Brook Ellis’ journey to save young Black boys

Brook Ellis_A1_Feb_15__webMalcolm X, the legendary leader and human rights icon, stated that reading one book can change a person’s entire life; for Brook Ellis (who at the time was languishing in a federal prison for bank robbery) the book was Reginald Lewis’s fascinating autobiography, “Why Should White Guys Have All the Fun?” 

In  it Lewis recounts how although born into poverty in a segregated section of Baltimore and raised by a single parent, he went on to excel in school, becoming a Harvard educated lawyer, and in business by designing the leveraged buyout of the billion dollar international company, Beatrice Foods.

When Ellis read Lewis’s life story he was infused with tremendous inspiration and encouragement, and he credits it with opening up new realities and life-affirming avenues for him and for others. Moreover, he believes his vision and program can have the same empowering effect for thousands more.

His goal is to create a pilot model of academic excellence based on the study of Lewis’s life and apply it at Detroit’s Martin Luther King Jr. High School. Once it takes root and thrives there, he plans to implement it in other high schools throughout the city.

He believes his program can transform areas of the city — infamous as poverty and homicidal hot spots — into learning, discovery and academic achievement zones.

“What I’m doing today is trying to help African- American males to close the academic achievement gap,” said Ellis. “There is a big academic space between what our young students are doing relative to European, Asian and Hispanic students. It’s a sad narrative that when you break down the four basic ethnic groups — Anglos, Asians, Hispanics and Blacks — as it relates to academics and scholarships, we are coming in dead last. And as an African-American I don’t believe that we were innately born to come in last place.”

Ellis’s project (which he plans to launch in late March) is the Reginald Francis Lewis Reading Academy (RFLRA) and in partnership with school principal, Dr. Deborah Jenkins, they will pool energy and resources at Martin Luther King Jr. High to develop through reading, writing, and other academic and social exercises, 30 student candidates with the acumen, skill and character to be enrolled into several prominent universities. To qualify each student must acquire and maintain a GPA of at least 3.75 and submit an essay on Lewis’s life and legacy. Winners will be admitted into a no-nonsense seven-week college readiness program (four weeks at Michigan State University’s High School Summer Scholars Program and three weeks at the University of Michigan).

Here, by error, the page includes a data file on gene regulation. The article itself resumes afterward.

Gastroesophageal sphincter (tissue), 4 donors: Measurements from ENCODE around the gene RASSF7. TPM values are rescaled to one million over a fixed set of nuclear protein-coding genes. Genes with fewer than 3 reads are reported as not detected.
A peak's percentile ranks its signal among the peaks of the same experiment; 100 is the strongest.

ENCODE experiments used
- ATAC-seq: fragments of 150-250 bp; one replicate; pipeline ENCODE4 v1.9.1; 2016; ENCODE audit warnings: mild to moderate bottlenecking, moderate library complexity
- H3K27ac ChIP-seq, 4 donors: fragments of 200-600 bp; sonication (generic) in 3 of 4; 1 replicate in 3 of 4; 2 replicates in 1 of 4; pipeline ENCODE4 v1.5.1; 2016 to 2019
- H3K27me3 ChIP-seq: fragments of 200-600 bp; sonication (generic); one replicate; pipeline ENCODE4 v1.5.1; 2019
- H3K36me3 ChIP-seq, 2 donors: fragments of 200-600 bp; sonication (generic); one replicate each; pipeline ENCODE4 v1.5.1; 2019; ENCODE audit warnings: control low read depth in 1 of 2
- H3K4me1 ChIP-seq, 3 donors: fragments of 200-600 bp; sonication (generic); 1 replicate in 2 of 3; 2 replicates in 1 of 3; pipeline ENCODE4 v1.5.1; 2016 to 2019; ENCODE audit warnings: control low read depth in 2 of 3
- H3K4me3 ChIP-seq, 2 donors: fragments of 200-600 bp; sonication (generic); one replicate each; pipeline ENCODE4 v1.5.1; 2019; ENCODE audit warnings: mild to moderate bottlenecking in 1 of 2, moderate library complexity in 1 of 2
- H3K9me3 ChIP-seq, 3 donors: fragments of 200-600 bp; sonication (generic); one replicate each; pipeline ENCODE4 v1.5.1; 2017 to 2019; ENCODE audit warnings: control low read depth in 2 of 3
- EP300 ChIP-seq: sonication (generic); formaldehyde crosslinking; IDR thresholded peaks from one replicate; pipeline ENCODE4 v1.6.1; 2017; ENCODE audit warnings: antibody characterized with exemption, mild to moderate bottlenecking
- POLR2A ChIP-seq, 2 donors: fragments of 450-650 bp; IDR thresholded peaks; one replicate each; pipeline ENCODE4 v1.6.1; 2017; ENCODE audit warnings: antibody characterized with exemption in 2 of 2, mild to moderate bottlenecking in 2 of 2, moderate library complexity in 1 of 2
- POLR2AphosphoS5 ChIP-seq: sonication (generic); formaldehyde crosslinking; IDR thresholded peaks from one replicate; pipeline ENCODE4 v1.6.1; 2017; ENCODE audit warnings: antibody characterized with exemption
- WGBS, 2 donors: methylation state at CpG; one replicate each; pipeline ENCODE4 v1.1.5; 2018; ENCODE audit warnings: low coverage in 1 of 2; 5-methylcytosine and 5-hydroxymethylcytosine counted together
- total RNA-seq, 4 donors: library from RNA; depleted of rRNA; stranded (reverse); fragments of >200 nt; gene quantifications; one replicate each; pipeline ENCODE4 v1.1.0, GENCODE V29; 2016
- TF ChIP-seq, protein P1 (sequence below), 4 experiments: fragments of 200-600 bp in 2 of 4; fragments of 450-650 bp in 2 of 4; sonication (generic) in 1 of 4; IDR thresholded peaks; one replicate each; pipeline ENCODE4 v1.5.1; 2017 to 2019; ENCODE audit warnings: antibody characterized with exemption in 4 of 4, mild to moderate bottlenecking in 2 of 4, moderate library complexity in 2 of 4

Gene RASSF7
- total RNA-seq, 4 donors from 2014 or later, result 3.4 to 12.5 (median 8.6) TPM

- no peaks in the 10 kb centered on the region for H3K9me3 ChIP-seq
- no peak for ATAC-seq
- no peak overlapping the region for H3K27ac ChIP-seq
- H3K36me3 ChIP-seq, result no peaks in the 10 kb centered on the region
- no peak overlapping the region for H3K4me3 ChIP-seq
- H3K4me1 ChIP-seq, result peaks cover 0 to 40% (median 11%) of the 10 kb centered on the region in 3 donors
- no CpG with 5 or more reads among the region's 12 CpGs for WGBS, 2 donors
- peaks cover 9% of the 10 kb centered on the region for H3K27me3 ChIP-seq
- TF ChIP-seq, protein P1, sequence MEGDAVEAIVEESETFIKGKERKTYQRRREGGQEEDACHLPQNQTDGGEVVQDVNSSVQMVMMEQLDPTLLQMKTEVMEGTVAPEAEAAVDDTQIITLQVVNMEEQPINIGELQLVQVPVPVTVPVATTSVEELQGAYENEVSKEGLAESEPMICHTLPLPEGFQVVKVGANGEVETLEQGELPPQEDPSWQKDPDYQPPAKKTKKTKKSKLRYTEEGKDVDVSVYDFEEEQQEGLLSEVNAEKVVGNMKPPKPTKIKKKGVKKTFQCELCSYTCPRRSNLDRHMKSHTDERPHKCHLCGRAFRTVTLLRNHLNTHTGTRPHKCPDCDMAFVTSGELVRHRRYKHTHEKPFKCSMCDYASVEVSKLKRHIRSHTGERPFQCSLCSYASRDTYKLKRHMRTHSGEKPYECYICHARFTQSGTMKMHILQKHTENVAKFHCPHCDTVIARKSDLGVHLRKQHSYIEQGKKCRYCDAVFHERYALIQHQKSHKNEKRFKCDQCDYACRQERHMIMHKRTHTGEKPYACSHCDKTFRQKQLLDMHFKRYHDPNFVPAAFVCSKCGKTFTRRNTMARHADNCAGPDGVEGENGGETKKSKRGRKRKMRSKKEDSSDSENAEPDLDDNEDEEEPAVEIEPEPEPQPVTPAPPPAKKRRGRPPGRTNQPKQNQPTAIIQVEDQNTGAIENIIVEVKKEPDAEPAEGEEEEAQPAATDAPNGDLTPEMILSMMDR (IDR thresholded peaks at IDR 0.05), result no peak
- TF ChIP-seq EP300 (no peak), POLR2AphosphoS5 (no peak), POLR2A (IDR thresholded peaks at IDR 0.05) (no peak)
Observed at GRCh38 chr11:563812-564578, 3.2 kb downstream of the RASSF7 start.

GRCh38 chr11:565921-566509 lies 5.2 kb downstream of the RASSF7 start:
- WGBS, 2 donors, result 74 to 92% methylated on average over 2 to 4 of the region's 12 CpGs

RFLRA will not only engage students but will reach out to the parents of those students as well. Parents (or guardians) will be required to sign a household literacy and civic responsibility pledge. And students’ families will be educated on the mindset, activities and habits that propelled Reggie Lewis from one of Baltimore’s most deprived and despised neighborhoods to the apex of academic and business excellence and accomplishment.

“I think our failings have a lot to do with our culture and our nurturing,” he said. “Not our nature, but our nurturing. When we group up in our households, if our parents instill and are adamant about certain things then you grow into that, and that’s how you comport yourself in the world. We didn’t come from a people that were non-performers when it came to achievements.”

It is a testament to the power of an idea whose time has come that Ellis, when his program was still only a vision in his heart and mind, happened upon Mrs. Loida Lewis (wife of Reginald Lewis) while driving down Fifth Avenue in New York City. She’d given her chauffer the day off and Ellis, recognizing her from her pictures in Lewis’s book, stopped and offered her a ride. Amazingly she accepted. 

“She gets in my car, and I drive her from 57th and Park Avenue to 33rd Street,” explains Ellis. “As I’m driving I make a wrong turn and we wind up in a tunnel under Grand Central Station, and I’m trying to let her know that I don’t mean her any harm-I’m just nervous and disconcerted and she told me, ‘I’m not worried about you harming me; if you read my husband’s book, you would never want any harm to come to me.’ Her point was if you read Reggie, if you know Reggie’s life, you would never want anything but good to happen to her.”

Ellis and Mrs. Lewis forged a friendship and she provided start-up funding and expertise for what eventually became the Reginald Francis Lewis Reading Academy.RFLRA has also received event support from NASA which has offered to send representatives, engineers and astronauts to Detroit to participate in the program.

For more information contact the Reginald Francis Lewis Reading Academy at (313) 549-0080 or via email at

Steven Malik Shelton is a Detroit-based journalist and human rights advocate. He can be reached  via e-mail at

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